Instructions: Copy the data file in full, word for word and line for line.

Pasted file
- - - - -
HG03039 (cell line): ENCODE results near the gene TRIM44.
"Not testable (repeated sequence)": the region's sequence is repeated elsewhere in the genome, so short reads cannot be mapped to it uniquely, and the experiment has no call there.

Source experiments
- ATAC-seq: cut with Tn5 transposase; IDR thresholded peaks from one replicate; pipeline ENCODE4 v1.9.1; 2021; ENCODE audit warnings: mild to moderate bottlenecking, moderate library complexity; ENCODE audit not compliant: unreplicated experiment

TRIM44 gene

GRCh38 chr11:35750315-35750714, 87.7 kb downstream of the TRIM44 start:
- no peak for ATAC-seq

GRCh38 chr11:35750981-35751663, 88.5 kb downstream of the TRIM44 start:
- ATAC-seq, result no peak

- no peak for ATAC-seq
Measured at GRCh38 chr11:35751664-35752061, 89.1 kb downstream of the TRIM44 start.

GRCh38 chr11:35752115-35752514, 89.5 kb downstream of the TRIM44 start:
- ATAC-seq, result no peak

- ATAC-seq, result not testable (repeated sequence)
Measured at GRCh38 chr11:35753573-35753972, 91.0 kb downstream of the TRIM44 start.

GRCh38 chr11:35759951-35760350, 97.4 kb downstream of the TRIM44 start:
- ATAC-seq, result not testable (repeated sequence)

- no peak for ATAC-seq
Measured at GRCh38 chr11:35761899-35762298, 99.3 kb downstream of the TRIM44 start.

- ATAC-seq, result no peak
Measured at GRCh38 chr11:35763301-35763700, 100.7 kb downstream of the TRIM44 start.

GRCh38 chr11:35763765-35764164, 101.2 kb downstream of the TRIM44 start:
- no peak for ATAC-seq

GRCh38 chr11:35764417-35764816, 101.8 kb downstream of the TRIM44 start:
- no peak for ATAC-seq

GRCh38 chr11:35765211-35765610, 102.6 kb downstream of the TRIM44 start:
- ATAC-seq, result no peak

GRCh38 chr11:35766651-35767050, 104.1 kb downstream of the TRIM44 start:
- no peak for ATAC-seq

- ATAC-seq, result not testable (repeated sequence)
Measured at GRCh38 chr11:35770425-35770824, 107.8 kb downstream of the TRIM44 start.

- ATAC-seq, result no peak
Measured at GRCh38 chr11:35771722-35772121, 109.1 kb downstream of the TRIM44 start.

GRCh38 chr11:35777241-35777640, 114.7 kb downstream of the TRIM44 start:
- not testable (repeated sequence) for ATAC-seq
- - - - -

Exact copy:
HG03039 (cell line): ENCODE results near the gene TRIM44.
"Not testable (repeated sequence)": the region's sequence is repeated elsewhere in the genome, so short reads cannot be mapped to it uniquely, and the experiment has no call there.

Source experiments
- ATAC-seq: cut with Tn5 transposase; IDR thresholded peaks from one replicate; pipeline ENCODE4 v1.9.1; 2021; ENCODE audit warnings: mild to moderate bottlenecking, moderate library complexity; ENCODE audit not compliant: unreplicated experiment

TRIM44 gene

GRCh38 chr11:35750315-35750714, 87.7 kb downstream of the TRIM44 start:
- no peak for ATAC-seq

GRCh38 chr11:35750981-35751663, 88.5 kb downstream of the TRIM44 start:
- ATAC-seq, result no peak

- no peak for ATAC-seq
Measured at GRCh38 chr11:35751664-35752061, 89.1 kb downstream of the TRIM44 start.

GRCh38 chr11:35752115-35752514, 89.5 kb downstream of the TRIM44 start:
- ATAC-seq, result no peak

- ATAC-seq, result not testable (repeated sequence)
Measured at GRCh38 chr11:35753573-35753972, 91.0 kb downstream of the TRIM44 start.

GRCh38 chr11:35759951-35760350, 97.4 kb downstream of the TRIM44 start:
- ATAC-seq, result not testable (repeated sequence)

- no peak for ATAC-seq
Measured at GRCh38 chr11:35761899-35762298, 99.3 kb downstream of the TRIM44 start.

- ATAC-seq, result no peak
Measured at GRCh38 chr11:35763301-35763700, 100.7 kb downstream of the TRIM44 start.

GRCh38 chr11:35763765-35764164, 101.2 kb downstream of the TRIM44 start:
- no peak for ATAC-seq

GRCh38 chr11:35764417-35764816, 101.8 kb downstream of the TRIM44 start:
- no peak for ATAC-seq

GRCh38 chr11:35765211-35765610, 102.6 kb downstream of the TRIM44 start:
- ATAC-seq, result no peak

GRCh38 chr11:35766651-35767050, 104.1 kb downstream of the TRIM44 start:
- no peak for ATAC-seq

- ATAC-seq, result not testable (repeated sequence)
Measured at GRCh38 chr11:35770425-35770824, 107.8 kb downstream of the TRIM44 start.

- ATAC-seq, result no peak
Measured at GRCh38 chr11:35771722-35772121, 109.1 kb downstream of the TRIM44 start.

GRCh38 chr11:35777241-35777640, 114.7 kb downstream of the TRIM44 start:
- not testable (repeated sequence) for ATAC-seq